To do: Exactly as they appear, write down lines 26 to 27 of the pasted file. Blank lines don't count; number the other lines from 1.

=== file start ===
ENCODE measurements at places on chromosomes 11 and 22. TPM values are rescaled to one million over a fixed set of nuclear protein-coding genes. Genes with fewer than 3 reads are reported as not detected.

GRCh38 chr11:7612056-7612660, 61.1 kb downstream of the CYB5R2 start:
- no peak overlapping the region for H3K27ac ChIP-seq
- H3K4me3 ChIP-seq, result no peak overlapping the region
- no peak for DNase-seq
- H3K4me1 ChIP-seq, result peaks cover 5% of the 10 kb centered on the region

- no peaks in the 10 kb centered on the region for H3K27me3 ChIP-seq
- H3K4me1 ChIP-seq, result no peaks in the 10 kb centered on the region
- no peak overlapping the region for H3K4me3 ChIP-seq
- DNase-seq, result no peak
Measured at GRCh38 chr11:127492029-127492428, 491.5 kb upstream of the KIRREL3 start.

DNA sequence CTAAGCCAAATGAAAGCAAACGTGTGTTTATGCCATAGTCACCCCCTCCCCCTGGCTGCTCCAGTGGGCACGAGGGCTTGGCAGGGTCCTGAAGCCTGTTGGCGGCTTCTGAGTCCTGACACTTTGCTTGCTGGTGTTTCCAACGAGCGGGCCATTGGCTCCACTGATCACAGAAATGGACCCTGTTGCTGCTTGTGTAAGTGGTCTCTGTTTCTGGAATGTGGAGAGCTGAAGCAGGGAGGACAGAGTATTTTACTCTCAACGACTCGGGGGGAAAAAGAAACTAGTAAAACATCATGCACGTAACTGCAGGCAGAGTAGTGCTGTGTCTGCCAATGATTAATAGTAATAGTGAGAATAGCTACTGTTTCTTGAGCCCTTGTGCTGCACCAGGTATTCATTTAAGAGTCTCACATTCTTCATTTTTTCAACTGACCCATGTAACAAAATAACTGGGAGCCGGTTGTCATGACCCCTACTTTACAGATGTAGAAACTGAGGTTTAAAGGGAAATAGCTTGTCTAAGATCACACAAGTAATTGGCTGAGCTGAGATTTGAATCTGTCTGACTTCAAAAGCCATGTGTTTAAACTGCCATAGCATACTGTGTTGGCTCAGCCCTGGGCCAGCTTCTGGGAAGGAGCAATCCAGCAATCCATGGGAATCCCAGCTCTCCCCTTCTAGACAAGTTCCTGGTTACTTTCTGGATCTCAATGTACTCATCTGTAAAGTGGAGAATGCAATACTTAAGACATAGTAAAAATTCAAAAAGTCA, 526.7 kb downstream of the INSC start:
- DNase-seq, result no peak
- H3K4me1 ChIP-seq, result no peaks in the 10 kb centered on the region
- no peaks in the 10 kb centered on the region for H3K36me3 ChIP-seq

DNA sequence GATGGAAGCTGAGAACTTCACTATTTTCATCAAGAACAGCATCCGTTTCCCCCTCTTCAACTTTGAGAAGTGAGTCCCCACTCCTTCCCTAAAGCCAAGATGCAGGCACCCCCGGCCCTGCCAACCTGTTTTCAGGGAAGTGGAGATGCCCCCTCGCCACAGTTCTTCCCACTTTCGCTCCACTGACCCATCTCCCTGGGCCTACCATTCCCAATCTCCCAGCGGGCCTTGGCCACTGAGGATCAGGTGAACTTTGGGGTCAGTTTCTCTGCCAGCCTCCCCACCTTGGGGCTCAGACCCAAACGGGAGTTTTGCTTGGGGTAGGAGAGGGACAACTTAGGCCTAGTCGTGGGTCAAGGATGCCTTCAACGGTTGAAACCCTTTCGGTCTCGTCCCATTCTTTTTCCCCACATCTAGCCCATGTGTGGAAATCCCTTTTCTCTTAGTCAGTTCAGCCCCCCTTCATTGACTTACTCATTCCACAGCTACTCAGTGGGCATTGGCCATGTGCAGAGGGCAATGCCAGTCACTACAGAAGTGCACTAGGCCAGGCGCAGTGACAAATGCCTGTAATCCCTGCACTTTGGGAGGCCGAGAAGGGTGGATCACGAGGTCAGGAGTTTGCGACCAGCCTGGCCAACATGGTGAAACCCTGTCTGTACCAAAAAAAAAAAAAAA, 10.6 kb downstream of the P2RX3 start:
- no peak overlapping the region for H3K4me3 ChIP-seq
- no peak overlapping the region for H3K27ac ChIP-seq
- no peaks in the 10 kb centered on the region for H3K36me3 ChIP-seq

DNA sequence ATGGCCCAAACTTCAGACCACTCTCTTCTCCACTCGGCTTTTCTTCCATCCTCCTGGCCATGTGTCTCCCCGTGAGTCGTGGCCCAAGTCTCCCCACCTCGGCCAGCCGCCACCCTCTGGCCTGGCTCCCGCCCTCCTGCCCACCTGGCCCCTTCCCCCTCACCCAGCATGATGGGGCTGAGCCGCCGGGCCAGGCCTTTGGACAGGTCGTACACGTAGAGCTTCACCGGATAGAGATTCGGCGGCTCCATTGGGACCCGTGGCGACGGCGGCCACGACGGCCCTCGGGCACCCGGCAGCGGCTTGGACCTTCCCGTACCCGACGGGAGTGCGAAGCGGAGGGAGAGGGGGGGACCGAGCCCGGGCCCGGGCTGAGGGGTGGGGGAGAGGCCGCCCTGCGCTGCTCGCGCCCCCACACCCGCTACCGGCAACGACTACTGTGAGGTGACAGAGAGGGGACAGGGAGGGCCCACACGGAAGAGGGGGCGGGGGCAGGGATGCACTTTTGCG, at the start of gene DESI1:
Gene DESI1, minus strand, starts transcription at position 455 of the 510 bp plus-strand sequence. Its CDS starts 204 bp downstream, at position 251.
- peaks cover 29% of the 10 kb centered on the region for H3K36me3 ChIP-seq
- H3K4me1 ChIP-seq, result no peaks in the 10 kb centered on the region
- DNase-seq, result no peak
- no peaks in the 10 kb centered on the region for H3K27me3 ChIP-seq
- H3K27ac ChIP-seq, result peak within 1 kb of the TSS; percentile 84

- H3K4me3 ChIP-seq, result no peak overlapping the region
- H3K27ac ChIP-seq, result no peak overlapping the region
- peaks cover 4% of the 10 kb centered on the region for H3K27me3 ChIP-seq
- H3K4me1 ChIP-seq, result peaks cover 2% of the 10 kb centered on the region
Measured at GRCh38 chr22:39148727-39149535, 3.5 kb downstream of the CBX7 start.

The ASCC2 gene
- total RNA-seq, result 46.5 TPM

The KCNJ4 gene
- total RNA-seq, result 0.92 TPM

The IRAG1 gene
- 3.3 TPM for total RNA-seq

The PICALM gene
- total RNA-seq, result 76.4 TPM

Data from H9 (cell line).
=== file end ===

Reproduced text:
- H3K27ac ChIP-seq, result peak within 1 kb of the TSS; percentile 84

- H3K4me3 ChIP-seq, result no peak overlapping the region